That was our tour guide's advice on Saturday. Maybe I'd better back up.
Our friends Joe, Tara and Nate are here visiting us this week. They came on Friday night, when I picked them up at the airport after an excruciating bus ride spent in traffic. It was great to see them, and that night we stayed up late talking and being generally silly in the hostel. It was great fun, but it didn't make the 6 am wake-up any easier.
Saturday morning we had reservations for a DMZ tour. We got up at 6 am and stumbled our way to the USO office by 7. We were loaded onto a bus, full mostly of US military personnel, and driven up to the DMZ. The tour guide was a very enthusiastic Korean man who was under the impression that he spoke much better English than he actually did. So, he babbled on and on, and all the people on the tour came to the joint conclusion that we could understand maybe 40% of what he was saying.
The JSA-- inside the DMZ. The blue buildings are UN Conference rooms where talks are held. The white building is North Korea's "Welcome Center"...from back when they tried to get people to defect by walking across the border. Not possible anymore.
The DMZ (Demilitarized Zone) is a buffer area of about 2.5 miles between North and South Korea . The actual border is within the DMZ, and it's called the Military Demarkation Line. It's actually not technically the border, since there is still technically a war since there was never a truce signed, just a ceasefire agreement. There is one place, the JSA (Joint Security Area) where any crossing takes place, and it is where talks are held, humanitarian aid is sent across the border, etc. The JSA is administered by North Korea and the UN Command for the DMZ (mostly South Korean and American forces...in 2004, control was handed over to the South Koreans while American forces remain in support positions).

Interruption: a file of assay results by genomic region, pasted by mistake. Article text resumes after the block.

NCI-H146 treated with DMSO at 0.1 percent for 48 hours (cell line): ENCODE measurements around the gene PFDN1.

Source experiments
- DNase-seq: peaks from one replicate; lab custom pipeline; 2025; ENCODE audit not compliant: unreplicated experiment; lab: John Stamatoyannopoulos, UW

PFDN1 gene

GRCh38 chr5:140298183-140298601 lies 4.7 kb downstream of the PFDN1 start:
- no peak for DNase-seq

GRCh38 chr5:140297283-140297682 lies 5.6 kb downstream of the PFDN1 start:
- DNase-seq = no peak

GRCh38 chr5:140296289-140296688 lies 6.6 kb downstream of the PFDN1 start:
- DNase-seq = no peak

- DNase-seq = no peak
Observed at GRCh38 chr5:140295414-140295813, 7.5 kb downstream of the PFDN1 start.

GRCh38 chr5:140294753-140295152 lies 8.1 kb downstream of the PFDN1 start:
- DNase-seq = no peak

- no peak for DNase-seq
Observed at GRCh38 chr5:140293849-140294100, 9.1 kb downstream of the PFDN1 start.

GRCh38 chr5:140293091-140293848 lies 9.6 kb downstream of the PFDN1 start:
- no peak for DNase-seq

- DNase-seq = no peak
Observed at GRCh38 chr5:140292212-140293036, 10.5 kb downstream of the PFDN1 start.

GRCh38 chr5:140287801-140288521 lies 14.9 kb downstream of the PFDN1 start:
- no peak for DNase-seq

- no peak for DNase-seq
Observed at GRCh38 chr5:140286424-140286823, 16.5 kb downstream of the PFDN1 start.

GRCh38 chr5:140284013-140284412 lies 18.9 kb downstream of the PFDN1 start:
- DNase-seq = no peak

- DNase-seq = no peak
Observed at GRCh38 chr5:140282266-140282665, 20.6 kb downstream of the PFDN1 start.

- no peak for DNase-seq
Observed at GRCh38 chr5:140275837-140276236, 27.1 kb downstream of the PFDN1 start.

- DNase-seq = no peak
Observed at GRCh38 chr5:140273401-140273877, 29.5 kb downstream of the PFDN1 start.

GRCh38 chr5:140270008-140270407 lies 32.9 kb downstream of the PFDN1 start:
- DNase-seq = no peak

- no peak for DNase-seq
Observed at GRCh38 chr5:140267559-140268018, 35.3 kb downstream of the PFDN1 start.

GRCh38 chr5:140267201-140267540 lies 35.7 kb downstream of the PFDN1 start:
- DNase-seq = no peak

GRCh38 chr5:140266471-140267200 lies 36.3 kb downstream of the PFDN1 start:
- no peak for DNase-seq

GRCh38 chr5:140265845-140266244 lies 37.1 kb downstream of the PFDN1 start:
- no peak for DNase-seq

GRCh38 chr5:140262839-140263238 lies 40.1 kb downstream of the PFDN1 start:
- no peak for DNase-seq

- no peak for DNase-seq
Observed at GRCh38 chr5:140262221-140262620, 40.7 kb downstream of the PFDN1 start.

Another view of the JSA at the border.
Since we went on a USO (United Service Organizations- a non-profit that supports the troops with programs and goods overseas) tour, we were able to enter the DMZ and the JSA. We went to Camp Bonifas, the base closest to North Korea. It's inside the JSA, on the South Korean side. It was fascinating. I've never been on a base before to begin with, but this was surreal. There were barbed wire fencing surrounding it, we drove by fields of land mines, but inside the camp were basketball courts and a temple. The most iconic thing we saw was what Sports Illustrated dubbed "The World's Most Dangerous Golf Course." It's one hole, and is surrounded my landmine fields. Our tour guide pointed out, "It's not a good idea to go get your ball out of the woods."
Our guide was a ROK (Republic of Korea-- South Korea) soldier who spoke excellent English. We drove around with him inside the DMZ on UN buses--bright blue and flying the UN flag. After talking to him a little, we found that he went to Cornell University for two years, and was on academic leave to do his compulsory 2 years of military service. All Korean males have to do 2 years, and he figured he should get it over with, instead of waiting until he graduated from Cornell and potentially have to turn down job offers. He studied political science and economics, and though a little quiet at first, turned out to be an entertaining and informative guide.
Our ROK Soldier Escort/Guide
We were perfectly safe throughout the whole tour-- there were armed soldiers all around and plenty of cameras watching for any sign of conflict or problem from the North. That said, tensions have been mounting a little lately between the Koreas. This is because the ROK and the US are set to start joint military exercises this week, which the North always condemns as 'invasion practice.' Actually, the day before we went, there were talks at Panmunjom (the JSA area where talks are always held) held about the treats from North Korea. Don't worry, this is routine sabre-rattling, but it was really cool to me that there had been talks there the day before we went.